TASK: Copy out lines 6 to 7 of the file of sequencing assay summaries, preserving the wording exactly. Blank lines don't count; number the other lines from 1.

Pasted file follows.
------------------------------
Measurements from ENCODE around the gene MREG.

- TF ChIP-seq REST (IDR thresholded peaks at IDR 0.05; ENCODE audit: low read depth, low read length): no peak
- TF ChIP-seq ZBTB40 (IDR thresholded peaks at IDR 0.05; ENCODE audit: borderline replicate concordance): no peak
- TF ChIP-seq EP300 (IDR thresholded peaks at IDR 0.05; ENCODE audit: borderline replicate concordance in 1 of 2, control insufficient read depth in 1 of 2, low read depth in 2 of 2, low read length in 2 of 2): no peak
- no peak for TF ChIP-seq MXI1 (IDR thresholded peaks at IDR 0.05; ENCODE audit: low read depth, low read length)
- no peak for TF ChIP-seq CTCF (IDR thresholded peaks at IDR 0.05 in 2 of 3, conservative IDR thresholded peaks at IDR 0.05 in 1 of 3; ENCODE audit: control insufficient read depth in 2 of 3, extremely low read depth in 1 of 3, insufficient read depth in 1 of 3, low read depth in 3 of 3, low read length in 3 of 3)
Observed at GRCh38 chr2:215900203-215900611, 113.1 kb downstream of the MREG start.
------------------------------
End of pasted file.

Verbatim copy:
- no peak for TF ChIP-seq CTCF (IDR thresholded peaks at IDR 0.05 in 2 of 3, conservative IDR thresholded peaks at IDR 0.05 in 1 of 3; ENCODE audit: control insufficient read depth in 2 of 3, extremely low read depth in 1 of 3, insufficient read depth in 1 of 3, low read depth in 3 of 3, low read length in 3 of 3)
Observed at GRCh38 chr2:215900203-215900611, 113.1 kb downstream of the MREG start.